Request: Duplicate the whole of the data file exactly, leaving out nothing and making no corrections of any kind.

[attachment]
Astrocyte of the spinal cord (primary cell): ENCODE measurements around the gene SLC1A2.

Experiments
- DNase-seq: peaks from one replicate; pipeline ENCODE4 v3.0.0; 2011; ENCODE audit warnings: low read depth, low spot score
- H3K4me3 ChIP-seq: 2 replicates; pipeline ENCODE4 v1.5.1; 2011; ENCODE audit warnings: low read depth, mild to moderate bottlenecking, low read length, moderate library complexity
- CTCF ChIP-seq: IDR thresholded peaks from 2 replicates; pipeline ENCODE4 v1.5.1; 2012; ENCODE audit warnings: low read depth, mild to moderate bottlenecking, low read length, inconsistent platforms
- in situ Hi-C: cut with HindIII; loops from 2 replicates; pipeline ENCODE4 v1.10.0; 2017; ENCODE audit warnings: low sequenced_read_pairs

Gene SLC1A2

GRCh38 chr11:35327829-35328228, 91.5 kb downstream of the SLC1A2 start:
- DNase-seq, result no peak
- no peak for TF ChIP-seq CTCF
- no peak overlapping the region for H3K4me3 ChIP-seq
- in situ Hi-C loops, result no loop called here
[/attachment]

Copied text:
Astrocyte of the spinal cord (primary cell): ENCODE measurements around the gene SLC1A2.

Experiments
- DNase-seq: peaks from one replicate; pipeline ENCODE4 v3.0.0; 2011; ENCODE audit warnings: low read depth, low spot score
- H3K4me3 ChIP-seq: 2 replicates; pipeline ENCODE4 v1.5.1; 2011; ENCODE audit warnings: low read depth, mild to moderate bottlenecking, low read length, moderate library complexity
- CTCF ChIP-seq: IDR thresholded peaks from 2 replicates; pipeline ENCODE4 v1.5.1; 2012; ENCODE audit warnings: low read depth, mild to moderate bottlenecking, low read length, inconsistent platforms
- in situ Hi-C: cut with HindIII; loops from 2 replicates; pipeline ENCODE4 v1.10.0; 2017; ENCODE audit warnings: low sequenced_read_pairs

Gene SLC1A2

GRCh38 chr11:35327829-35328228, 91.5 kb downstream of the SLC1A2 start:
- DNase-seq, result no peak
- no peak for TF ChIP-seq CTCF
- no peak overlapping the region for H3K4me3 ChIP-seq
- in situ Hi-C loops, result no loop called here